In his preaching Keach consistently and stridently opposed any notion that works played a role in the justification of sinners. He was insistent that the Scripture way of justification was the way of free grace and that sinners are justified by a perfect righteousness, that of Jesus Christ…Christ is offered to sinners as sinners and not as righteous persons. Keach said that Baxterianism talked about the good fruits that must be present in people’s lives before they have closed with Christ, and about the sincere obedience performed by an unregenerate person. In contrast, said Keach, “we do not tell you, you must be holy and then believe in Jesus Christ; but that you must believe in him, that you may be holy. You must first have Union with him, before you can bring forth Fruit to God; you must act from Life, and not for Life.”
Walker goes on to offer some obeservations and reflections from this controversy. He writes:
There is little point in studying the history of the church and the struggles and controversies that have been part of her experience unless we are prepared to learn from these events. First, then, we should learn from Keach (and from others who were also engaged in opposing Baxterianism) that they were doing what every generation of Christians, and in particular pastors and preachers, must do. They set out to fullfil their responsibility to teach and defend biblical doctrine (in this case the truth of justification by faith alone). The writings of Keach in the 1690s clearly demonstrate that he accomplished this in a faithful and able manner.
…It is significant that Baxter had an aversion to creeds and confessions of faith. Confessions were a new kind of church document in the Sixteenth and Seventeenth Centuries. They were declarations of the corporate faith of the church and churches subscribed to them because they were persuaded that these confessions agreed with the teaching of the Word of God in the subject matter they presented. In England, the Presbyterians, the Independents, and the Particular Baptists all drew up their own confessions of faith. There was considerable unanimity expressed in these documents, especially in the statements relating to justification by faith. They were drawn up in order to present to the world what they believed as churches and also to provide answers against their opponents and critics. Baxter’s attitude to confessions of faith only isolated him further from the truth of justification by faith. Sadly, today there is a similar suspicion of and adverse reaction to creeds and confessions, with many regarding them as obsolete and curbing independence of mind. In an age characterised by a pride that produces excessive individualism (including theological individualism), is it not more likely that individuals will be driven to extremes and imperil their own souls by neglecting the corporate and ecclesiological character of confessions of faith? If the confessions from the 1600s were accurate in stating the biblical and apostolic truth, especially in such an important matter as justification by faith, then they remain valid for today’s generation because the truth does not change. This is not to say that a church’s confession of faith may not be changed to reflect a better understanding of the Scriptures, but that is not the business of one individual.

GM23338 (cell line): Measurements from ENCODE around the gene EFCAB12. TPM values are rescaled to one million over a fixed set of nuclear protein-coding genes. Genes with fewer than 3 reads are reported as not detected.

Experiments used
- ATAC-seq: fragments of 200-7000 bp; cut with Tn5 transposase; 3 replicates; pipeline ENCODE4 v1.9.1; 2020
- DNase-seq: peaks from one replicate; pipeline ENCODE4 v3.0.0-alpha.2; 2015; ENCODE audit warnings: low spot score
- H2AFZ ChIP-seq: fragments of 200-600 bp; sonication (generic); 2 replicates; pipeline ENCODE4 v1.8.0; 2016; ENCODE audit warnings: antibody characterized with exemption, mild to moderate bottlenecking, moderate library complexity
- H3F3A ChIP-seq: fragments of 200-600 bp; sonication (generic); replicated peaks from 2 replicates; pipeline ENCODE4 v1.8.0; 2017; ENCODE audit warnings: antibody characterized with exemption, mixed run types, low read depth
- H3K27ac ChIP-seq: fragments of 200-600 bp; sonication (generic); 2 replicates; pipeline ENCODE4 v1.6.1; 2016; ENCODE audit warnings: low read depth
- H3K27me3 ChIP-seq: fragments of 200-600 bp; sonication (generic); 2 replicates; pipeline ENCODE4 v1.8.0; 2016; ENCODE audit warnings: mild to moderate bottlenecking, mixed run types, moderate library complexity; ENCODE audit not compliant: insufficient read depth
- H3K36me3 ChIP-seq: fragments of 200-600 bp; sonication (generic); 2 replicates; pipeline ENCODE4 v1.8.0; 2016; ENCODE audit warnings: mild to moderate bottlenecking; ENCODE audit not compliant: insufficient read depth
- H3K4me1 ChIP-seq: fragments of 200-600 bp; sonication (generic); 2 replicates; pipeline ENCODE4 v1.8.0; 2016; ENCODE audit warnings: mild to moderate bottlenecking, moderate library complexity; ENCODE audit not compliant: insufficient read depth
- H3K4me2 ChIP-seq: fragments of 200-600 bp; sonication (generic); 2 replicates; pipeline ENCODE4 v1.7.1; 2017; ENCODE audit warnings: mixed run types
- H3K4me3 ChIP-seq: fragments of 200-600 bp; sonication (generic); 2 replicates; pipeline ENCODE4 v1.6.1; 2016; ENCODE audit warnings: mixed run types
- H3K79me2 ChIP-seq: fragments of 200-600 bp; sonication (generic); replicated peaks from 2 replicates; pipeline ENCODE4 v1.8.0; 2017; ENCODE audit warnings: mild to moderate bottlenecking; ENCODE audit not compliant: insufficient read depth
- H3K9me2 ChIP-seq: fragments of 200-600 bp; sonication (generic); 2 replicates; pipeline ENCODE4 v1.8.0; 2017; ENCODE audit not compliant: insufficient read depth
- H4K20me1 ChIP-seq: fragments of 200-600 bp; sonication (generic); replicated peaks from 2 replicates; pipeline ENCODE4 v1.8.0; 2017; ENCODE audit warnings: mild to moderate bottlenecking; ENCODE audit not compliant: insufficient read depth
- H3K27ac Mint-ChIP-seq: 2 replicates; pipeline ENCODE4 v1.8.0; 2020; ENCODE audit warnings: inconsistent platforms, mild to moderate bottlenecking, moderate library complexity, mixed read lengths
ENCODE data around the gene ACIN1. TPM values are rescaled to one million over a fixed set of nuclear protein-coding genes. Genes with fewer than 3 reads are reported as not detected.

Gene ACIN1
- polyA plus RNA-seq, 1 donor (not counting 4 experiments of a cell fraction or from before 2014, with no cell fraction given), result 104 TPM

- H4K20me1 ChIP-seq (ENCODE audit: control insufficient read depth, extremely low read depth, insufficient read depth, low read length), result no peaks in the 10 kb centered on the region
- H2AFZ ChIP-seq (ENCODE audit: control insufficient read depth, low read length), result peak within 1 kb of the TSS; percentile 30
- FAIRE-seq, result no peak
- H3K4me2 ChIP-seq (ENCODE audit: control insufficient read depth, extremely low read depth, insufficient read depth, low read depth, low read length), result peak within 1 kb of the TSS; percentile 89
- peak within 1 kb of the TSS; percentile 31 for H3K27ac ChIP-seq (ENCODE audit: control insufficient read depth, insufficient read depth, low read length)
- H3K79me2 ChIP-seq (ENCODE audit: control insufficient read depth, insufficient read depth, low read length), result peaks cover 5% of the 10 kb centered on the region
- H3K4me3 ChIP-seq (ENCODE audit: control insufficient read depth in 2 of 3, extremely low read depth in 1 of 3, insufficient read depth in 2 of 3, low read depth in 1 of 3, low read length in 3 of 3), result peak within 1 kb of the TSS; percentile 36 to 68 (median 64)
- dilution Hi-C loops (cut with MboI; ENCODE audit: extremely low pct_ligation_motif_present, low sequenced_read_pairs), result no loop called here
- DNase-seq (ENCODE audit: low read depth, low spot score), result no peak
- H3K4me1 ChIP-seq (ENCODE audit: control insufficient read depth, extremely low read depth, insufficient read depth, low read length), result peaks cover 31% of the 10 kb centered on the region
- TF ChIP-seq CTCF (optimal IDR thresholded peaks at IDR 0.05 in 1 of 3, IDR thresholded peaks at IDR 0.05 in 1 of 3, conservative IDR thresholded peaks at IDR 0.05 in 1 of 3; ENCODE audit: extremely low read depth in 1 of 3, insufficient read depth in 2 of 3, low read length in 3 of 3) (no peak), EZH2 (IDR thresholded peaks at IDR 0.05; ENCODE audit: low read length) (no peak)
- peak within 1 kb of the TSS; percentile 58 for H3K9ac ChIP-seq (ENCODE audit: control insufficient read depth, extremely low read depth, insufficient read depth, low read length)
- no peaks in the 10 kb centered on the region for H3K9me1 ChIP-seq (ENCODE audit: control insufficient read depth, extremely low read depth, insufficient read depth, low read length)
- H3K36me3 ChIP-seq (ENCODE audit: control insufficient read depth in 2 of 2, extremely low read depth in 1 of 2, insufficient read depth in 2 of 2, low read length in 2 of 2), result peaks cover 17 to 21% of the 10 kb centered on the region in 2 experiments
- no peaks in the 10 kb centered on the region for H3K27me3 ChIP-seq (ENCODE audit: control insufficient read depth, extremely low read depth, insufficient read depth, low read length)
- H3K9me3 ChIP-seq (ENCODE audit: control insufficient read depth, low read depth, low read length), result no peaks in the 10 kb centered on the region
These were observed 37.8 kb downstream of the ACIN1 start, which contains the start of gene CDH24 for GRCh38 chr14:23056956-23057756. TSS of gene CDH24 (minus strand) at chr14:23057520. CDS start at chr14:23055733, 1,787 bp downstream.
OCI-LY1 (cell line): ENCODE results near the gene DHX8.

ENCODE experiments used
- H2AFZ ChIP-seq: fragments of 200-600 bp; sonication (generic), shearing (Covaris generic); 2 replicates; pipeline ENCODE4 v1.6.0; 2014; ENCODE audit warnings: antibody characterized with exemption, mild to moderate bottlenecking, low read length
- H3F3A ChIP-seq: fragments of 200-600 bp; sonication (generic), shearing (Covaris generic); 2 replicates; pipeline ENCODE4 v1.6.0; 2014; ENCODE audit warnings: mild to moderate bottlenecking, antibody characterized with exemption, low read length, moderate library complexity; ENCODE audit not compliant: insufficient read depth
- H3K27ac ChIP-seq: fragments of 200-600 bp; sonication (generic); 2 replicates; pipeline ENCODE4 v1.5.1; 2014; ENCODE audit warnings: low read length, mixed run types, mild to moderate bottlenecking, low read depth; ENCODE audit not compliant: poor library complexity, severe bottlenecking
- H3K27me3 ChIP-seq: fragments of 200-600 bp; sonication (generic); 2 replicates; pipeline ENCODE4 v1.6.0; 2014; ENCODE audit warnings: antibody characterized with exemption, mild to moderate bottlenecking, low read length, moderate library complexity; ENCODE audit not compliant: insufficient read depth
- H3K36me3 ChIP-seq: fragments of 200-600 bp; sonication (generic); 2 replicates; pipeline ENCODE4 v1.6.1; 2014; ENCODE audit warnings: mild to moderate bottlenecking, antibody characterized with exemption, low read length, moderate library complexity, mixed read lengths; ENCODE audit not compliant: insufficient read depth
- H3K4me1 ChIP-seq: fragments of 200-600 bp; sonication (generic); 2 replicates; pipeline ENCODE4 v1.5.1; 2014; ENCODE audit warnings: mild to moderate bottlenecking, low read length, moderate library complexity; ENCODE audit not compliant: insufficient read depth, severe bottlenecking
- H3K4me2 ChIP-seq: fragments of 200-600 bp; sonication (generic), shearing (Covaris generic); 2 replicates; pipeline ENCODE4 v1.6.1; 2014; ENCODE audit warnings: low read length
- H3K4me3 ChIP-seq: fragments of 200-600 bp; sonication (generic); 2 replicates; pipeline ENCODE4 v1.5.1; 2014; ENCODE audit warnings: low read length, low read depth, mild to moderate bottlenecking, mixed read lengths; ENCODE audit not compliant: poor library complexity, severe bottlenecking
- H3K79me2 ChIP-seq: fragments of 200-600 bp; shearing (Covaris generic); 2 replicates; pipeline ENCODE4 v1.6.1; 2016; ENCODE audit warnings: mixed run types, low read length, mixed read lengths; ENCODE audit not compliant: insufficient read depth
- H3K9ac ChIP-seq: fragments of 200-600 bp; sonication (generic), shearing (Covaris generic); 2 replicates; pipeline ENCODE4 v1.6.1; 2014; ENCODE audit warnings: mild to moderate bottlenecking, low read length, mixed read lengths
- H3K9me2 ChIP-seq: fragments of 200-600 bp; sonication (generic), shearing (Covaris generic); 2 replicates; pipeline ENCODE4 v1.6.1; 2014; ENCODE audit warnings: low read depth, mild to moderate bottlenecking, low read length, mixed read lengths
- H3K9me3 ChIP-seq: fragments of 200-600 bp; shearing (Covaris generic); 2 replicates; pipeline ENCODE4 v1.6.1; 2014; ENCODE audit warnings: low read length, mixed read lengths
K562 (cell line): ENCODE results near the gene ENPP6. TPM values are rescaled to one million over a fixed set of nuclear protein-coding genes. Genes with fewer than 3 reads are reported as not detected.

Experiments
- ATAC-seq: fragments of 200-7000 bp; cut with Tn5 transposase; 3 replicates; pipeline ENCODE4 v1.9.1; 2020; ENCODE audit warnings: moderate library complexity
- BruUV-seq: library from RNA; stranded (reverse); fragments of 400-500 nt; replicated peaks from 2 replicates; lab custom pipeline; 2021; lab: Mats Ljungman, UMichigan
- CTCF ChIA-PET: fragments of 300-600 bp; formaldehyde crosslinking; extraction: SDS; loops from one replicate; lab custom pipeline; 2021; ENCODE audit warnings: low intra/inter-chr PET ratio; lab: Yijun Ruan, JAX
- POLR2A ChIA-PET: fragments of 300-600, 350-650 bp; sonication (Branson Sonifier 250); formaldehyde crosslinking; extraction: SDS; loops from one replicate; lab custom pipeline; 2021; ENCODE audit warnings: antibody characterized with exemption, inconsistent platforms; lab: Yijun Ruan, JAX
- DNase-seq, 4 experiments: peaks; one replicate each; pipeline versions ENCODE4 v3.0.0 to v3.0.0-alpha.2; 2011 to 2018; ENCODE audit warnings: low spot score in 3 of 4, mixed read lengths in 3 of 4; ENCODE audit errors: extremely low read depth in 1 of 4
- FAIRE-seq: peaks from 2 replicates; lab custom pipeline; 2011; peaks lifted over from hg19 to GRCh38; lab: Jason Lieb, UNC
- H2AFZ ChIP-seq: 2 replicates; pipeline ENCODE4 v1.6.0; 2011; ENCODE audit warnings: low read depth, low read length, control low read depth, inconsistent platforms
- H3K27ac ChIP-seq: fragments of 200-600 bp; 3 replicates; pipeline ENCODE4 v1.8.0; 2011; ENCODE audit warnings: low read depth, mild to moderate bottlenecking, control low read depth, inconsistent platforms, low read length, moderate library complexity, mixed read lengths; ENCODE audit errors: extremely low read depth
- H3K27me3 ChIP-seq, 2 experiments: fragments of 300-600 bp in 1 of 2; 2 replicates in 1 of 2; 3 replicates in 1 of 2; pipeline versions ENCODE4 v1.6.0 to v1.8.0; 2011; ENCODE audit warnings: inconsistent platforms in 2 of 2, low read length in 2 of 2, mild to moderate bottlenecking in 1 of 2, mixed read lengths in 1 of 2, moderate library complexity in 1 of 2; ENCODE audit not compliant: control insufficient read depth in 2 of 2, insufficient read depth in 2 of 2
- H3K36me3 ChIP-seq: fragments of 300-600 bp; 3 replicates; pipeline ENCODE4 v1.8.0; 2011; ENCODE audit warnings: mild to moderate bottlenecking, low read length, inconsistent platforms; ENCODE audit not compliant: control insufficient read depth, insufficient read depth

…Finally, it should be remembered that in the last analysis it is God who justifies (Rom. 8:33). Men may hope that they are justified in their own eyes and in the eyes of others by their sincere obedience and good works, but no one can be justified in God’s sight by such means. Failure to understand justification by faith alone often results from a failure to understand the holiness of God and his uncompromising demand for perfection and righteousness which is met only in the person and work of the Lord Jesus Christ. If the church becomes forgetful of the fact that it is God who justifies, then she is exposing herself to grave dangers: of losing sight of remaining sin even in the regenerate by promoting an inflated view of human righteousness; of losing sight of faith that looks away from self to Jesus Christ alone; of losing the assurance of faith and giving way to uncertainty, fear, and even despair; and, of losing the gospel, not to mention genuine gospel preaching and the free offer of the gospel that is such a vital part of that preaching. Keach was a free grace, free offer preacher. May God raise up many like him in our day.*
*Vol. 3: The Reformed Baptist Theological Review Volume 3. 2006 (1) (12–13, 21-26). Owensboro, KY: Reformed Baptist Theological Review.